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X. Zhuo, M. Haeri, B. E. Knox; An Inducible System for Controlling Gene Expression in Transgenic Xenopus Rods. Invest. Ophthalmol. Vis. Sci. 2010;51(13):1894.
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© ARVO (1962-2015); The Authors (2016-present)
To develop an inducible expression system in transgenic Xenopus rods.
Three expression systems were investigated for use in Xenopus rods: 1) TOPTK-i (Denayer et al., 2006, FEBS Lett. 580, 393), 2) LTRi (Tara et al.,2007 Cell, 130, 363) and 3) a novel modification of Gal4/UAS (Hartley et al., 2002, PNAS, 99, 1377). In the novel system, a driver, GAL4-GR-EGFP, was expressed under control of the Xenopus opsin promoter. This driver encodes the Gal4 transcriptional activation-DNA binding domains with the glucocorticoid receptor (GR) translocation domain at the carboxyl terminus. The GR domain enables dexamethasone-dependent nuclear translocation and thus inducible transcriptional activity through Gal4-UAS interactions. The reporter construct contained a UAS-hsp promoter controlling the gene of interest. Expression was measured quantitatively using live cell confocal microscopy.
Preliminary experiments indicated that our novel system was suitable for induction of gene expression in transgenic Xenopus rods. By contrast, TOPTK-iGFP expressed GFP without induction and LTRi-EGFP was not inducible in Xenopus. Using the novel system and a rhodopsin-mCherry fusion reporter, gene expression was recorded in the rod outer segment for at least a month, which is the time needed for disks to completely traverse the length of the outer segment. We observed fluorescent protein only after dexamethasone treatments. Multiple inductions produced bands of fluorescent protein that were spaced in the outer segment according to the treatment length, with expression returning to background levels quickly (~2 days) after drug removal. Kaplan banding of rhodopsin assisted the temporal analysis of gene expression with this reporter.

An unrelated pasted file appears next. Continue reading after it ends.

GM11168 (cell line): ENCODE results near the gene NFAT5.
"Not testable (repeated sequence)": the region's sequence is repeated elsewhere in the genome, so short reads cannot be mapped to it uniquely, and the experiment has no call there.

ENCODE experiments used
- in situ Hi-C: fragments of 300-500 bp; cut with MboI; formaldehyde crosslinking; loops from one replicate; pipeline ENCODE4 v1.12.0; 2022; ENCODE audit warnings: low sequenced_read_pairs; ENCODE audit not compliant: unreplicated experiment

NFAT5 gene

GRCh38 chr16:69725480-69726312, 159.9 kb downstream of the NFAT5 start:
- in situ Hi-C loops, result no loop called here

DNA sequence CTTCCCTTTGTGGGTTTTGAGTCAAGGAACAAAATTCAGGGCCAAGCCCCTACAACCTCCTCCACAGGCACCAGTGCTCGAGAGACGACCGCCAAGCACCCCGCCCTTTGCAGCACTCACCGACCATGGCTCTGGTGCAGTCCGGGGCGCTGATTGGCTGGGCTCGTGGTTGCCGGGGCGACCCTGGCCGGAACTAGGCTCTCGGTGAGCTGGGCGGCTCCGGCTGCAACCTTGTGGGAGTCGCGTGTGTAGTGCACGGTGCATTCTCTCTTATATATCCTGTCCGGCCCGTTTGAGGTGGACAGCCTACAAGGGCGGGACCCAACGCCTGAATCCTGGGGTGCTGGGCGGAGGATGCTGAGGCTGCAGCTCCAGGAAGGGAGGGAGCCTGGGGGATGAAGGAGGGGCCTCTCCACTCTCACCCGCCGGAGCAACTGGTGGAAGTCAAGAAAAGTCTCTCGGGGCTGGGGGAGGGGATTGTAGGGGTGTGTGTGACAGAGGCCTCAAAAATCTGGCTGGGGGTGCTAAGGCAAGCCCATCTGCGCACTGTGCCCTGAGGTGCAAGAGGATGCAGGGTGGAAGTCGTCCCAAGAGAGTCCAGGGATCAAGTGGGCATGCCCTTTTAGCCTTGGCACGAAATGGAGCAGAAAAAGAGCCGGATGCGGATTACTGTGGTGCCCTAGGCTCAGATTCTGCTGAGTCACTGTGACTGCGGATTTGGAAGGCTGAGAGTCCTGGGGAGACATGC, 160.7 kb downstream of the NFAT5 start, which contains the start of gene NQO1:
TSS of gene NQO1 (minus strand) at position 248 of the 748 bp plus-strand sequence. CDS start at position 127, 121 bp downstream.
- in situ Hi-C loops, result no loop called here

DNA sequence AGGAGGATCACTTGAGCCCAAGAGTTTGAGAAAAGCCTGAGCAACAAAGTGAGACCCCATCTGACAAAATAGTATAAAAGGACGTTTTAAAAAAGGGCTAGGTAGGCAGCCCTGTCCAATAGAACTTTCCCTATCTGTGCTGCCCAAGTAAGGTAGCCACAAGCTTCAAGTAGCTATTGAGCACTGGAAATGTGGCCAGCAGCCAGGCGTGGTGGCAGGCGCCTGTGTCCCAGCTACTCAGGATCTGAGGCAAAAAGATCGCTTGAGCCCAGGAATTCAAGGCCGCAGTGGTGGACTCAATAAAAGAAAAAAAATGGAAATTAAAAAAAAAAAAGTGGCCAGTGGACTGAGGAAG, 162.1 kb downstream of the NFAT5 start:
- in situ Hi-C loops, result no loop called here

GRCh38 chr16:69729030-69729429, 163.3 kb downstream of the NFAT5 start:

We have created an inducible system with robust and reliable control of gene expression in transgenic Xenopus. Although the mosaic expression, a common phenomenon associated with transgenes, still exists in this inducible system, quantitative analysis of fluorescence in individual cells permits a detailed analysis of gene expression. Moreover, the efficient induction and low background expression will permit future experiments using toxic or regulatory genes.
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